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Posted 14 May 2001   For week ended May 11, 2001
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Sent on Mormon-News: 11May01

By Kent Larsen

Gilbert Arizona Study Finds 'Religious Separatism,' Racism, Homophobia

GILBERT, ARIZONA -- A diversity task force co-chaired by a stake president of The Church of Jesus Christ of Latter-day Saints has issued its findings, showing that the town has a problem with racism, homophobia and religious separatism. The task force spent eight months studying diversity in Gilbert, and according to the task force's other co-chair, Annette Ward, the town is sitting on a time bomb.

"We can either deal with it preventatively or put our heads in the sand and wait for the big explosion." said Ward, who is president of Chandler-Gilbert Community College. The group will present its findings to the Gilbert Town Council on Tuesday, and the Council will then vote on creating a permanent town Human Rights Commission.

The findings show that religious separatism and perceptions about the dominance of Mormons are among the difficulties the town and a Human Rights Commission would face. LDS Church members make up 25% of Gilbert's population, and they are very visible in the town, for the many similar-looking LDS chapels and seminary buildings (next to most high schools), if for nothing else.

Stake President John Lewis, who was the task force's co-chair, acknowledged that the perception of favoritism towards Mormonism is part of the problem. He says that the task force discovered "that in high schools, groups are identified as LDS, Catholic and others." To try and bridge the gap between these groups, Lewis started a youth service program two years ago that brought together LDS and Catholic youth to work on service projects. "There needs to be more of those kinds of efforts to promote cooperation and understanding," he said.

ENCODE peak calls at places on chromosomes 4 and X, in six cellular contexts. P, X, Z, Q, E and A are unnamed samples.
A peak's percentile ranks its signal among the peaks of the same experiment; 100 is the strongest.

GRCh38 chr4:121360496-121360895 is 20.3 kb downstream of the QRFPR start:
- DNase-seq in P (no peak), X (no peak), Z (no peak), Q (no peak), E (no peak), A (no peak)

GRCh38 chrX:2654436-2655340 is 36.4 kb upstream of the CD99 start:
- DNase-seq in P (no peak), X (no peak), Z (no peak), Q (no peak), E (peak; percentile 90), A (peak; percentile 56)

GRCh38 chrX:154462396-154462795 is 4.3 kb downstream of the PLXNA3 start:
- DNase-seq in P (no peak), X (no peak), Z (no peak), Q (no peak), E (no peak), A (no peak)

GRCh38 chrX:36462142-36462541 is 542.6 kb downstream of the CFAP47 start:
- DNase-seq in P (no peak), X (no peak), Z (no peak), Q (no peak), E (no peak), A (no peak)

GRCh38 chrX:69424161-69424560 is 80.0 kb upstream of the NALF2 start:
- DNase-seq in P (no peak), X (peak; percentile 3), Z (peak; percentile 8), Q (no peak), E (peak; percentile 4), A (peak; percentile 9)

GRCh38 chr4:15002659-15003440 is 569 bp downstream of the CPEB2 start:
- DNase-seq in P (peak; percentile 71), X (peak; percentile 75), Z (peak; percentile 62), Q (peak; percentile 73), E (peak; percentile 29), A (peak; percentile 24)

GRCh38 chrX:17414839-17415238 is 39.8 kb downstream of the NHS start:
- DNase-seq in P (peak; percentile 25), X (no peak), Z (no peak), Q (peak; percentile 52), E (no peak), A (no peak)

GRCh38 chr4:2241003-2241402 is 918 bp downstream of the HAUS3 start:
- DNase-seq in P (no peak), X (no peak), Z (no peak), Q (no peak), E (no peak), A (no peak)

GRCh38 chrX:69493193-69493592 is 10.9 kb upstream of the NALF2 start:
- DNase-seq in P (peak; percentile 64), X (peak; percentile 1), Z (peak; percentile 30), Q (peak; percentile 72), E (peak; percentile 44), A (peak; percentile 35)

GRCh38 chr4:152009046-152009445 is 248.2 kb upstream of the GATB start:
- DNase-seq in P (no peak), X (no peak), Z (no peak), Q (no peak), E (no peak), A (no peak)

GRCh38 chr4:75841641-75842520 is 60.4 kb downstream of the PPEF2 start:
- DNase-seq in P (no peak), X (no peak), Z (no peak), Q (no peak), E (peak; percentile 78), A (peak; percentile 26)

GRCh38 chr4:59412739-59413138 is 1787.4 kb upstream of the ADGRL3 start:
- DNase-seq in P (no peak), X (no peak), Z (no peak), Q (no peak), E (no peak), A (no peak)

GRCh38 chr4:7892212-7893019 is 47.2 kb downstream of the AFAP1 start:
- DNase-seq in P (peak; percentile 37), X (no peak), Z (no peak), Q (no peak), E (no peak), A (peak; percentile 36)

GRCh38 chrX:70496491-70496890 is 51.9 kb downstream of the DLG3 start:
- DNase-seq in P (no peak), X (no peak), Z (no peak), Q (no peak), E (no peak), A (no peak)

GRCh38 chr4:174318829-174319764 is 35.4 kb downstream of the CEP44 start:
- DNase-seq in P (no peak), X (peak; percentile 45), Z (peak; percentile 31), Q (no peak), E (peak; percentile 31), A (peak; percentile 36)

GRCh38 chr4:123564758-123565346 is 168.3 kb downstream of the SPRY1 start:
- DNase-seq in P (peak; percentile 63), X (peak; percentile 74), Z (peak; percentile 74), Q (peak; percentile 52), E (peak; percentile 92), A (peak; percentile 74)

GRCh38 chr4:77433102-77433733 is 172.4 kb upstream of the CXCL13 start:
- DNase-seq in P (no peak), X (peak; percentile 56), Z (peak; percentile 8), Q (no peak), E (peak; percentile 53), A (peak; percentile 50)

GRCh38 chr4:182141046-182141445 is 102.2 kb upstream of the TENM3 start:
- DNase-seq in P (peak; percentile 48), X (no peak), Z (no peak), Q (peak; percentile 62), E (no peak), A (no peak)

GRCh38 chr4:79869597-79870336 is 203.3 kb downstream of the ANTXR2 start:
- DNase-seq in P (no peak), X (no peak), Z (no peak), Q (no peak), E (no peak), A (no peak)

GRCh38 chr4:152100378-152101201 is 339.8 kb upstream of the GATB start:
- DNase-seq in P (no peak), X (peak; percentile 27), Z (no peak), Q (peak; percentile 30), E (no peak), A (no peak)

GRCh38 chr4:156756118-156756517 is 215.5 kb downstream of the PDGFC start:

The problem also extends to politics in the town. According to the report a majority of Gilbert residents believe that a correlation exists between political and social power in the town and religious affiliation. While no faith was mentioned, Mormonism is generally considered the dominant faith, and the town's mayor, Cynthia Dunham, who formed the task force, is Mormon. As a result, the task force discussed Mormons in leadership roles in the town.

While the report generally doesn't mention specific incidents, it does mention the often violent actions of the Devil Dogs gang, which was last year tied to a organized crime scheme led by former New York mobster turned informant Sammy 'The Bull' Gravano.


Tension rife in Gilbert, diversity panel says
(Phoenix) AZ Republic 11May01 D4
By Edythe Jensen: The Arizona Republic

See also:

LA Times Says Mormons in Gilbert, AZ In Denial Over Gang Violence

Gilbert Stake President in Diversity Effort

Gilbert Arizona Mayor Names LDS Stake President to Diversity Task Force

Mormons dispute favoritism in Gilbert

LDS Accused Of Bias In Arizona

LDS in Gilbert, Arizona find way to teach character


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